Vintage Italian fencing masks. Tall doors salvaged from an old Cairo bakery. One hundred and forty hand-painted signs from a Belgian racetrack with the names of long-dead horses. Ancient-looking milking stools from a farm in rural Hungary. Stone—yes, real stone—shelving from the Dutch National Archives.
All of this historical detritus, and much more, is showcased in the newly opened Kex Hotel near the Burnside bridgehead. It’s a far cry from the minimalist, midcentury chic that has dominated Portland’s hotel boom in recent years.
“Stuff is not supposed to last [anymore]. It’s all about bottom-line profits,” says the hotel’s interior designer, Hálfdan Pedersen of Baulhus Design. “That goes for your phone and that goes with your clothing—you throw it away. I mean, how many of us still stitch ourselves? This stuff has just passed the test of time—and it’s out-aged our grandparents.”
Open since early November, the hotel is only the second outpost of the budget-friendly Icelandic answer to the Ace Hotel. (The first, which Pedersen also designed, is in Reykjavík.) But unlike many of the new high-rise hotels reshaping Portland’s skyline—think the überhip Jupiter Next and the 33-story building rising downtown slated to house a Ritz-Carlton—Kex already feels old. It’s housed in the humble, brick-covered Vivian apartment building, built in 1912, and there’s history everywhere you look. (In a nod to the past, Kex’s flagship restaurant is named Vivian, though the Scandi-influenced menu is decidedly present-day, with a focus on foods both foraged and fermented.)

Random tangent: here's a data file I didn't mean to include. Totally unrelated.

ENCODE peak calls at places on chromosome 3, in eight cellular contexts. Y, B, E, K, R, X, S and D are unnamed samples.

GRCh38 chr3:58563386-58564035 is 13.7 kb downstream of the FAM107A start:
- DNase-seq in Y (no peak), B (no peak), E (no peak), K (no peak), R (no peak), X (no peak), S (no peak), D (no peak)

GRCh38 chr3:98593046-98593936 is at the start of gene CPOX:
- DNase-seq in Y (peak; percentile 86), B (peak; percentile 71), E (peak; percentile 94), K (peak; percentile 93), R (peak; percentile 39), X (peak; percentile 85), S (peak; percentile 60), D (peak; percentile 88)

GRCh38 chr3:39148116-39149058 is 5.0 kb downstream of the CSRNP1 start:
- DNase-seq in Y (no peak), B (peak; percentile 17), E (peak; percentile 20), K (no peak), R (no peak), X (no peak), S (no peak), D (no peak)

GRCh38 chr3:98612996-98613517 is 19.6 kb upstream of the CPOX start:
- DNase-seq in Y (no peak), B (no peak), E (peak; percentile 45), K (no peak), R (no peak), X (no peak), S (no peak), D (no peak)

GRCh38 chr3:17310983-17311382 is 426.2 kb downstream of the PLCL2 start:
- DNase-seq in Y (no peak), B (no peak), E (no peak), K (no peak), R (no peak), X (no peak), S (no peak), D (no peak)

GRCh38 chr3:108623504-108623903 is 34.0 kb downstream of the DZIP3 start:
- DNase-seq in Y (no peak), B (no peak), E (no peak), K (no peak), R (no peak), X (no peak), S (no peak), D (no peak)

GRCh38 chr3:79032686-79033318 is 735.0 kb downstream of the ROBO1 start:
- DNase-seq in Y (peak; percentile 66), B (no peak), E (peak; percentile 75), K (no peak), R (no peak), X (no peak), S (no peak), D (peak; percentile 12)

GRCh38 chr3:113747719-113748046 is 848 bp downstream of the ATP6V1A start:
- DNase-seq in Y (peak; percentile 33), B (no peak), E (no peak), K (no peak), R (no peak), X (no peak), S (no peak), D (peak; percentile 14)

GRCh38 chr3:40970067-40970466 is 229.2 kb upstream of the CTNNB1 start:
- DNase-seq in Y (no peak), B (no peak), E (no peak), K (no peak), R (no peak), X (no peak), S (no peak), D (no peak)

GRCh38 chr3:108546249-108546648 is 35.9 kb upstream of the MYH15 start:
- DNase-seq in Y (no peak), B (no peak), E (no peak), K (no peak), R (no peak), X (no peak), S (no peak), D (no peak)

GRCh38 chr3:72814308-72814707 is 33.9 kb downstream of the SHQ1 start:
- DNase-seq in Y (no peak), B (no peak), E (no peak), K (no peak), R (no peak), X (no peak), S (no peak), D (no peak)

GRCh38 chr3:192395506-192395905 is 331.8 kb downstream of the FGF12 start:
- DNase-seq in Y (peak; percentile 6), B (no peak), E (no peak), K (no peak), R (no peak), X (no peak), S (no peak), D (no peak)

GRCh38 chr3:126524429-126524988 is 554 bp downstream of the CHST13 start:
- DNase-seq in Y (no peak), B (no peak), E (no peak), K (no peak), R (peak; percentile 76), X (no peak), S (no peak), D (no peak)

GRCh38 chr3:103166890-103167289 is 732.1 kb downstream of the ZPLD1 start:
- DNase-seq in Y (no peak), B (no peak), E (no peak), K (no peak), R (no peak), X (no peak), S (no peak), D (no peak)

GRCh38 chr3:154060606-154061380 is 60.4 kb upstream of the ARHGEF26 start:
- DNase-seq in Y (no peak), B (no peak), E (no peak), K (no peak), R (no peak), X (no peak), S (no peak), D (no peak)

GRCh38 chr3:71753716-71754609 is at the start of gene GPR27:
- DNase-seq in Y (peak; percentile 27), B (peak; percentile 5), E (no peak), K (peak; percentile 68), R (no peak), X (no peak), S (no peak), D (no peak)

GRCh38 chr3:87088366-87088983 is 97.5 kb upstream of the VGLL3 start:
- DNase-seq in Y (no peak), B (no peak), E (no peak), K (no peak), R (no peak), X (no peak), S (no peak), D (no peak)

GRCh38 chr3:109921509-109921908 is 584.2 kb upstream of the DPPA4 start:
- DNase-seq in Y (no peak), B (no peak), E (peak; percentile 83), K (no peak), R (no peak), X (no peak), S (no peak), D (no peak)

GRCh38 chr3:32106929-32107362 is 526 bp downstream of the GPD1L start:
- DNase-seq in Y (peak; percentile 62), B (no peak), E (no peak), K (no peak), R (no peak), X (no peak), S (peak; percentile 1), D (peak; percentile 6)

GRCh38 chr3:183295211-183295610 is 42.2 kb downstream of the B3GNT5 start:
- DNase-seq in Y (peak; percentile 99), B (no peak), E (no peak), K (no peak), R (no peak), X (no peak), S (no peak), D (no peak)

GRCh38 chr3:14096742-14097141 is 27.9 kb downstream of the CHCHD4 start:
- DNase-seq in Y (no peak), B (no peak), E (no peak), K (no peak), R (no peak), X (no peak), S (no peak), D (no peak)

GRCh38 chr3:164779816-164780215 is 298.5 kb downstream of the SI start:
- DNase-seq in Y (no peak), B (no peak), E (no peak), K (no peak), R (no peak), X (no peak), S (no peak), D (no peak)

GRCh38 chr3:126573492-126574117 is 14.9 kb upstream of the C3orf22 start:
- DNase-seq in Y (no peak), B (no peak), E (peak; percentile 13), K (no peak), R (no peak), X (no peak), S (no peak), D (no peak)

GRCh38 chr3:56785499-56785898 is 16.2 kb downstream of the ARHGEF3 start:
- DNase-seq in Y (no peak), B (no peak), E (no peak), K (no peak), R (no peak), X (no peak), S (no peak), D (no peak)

Pedersen, an Iceland native, says Kex gave him free rein to scour the world for things to fill the three stories. He delivered, with two shipping containers worth of stuff. The milking stools became bedside tables. An abandoned factory’s old bamboo conveyor belt—yes, they used to be made out of bamboo—is now wrapped around the lobby desk. The stone shelves are, OK, shelves.
“I don’t think there’s a word for it,” he says when asked about his aesthetic. “It’s just a certain color palette, and things with a nice patina, and just anything that grabs my attention. There’s no style or era. I don’t want it to feel like a museum. It’s supposed to feel lived in and warm and bright.”